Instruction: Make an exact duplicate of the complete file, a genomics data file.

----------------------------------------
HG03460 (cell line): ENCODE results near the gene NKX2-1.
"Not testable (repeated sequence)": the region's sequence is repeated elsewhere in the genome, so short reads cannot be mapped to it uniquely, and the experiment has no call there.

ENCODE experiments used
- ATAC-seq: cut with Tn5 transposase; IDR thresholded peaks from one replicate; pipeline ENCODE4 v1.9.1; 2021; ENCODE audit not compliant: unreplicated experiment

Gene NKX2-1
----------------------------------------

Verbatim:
HG03460 (cell line): ENCODE results near the gene NKX2-1.
"Not testable (repeated sequence)": the region's sequence is repeated elsewhere in the genome, so short reads cannot be mapped to it uniquely, and the experiment has no call there.

ENCODE experiments used
- ATAC-seq: cut with Tn5 transposase; IDR thresholded peaks from one replicate; pipeline ENCODE4 v1.9.1; 2021; ENCODE audit not compliant: unreplicated experiment

Gene NKX2-1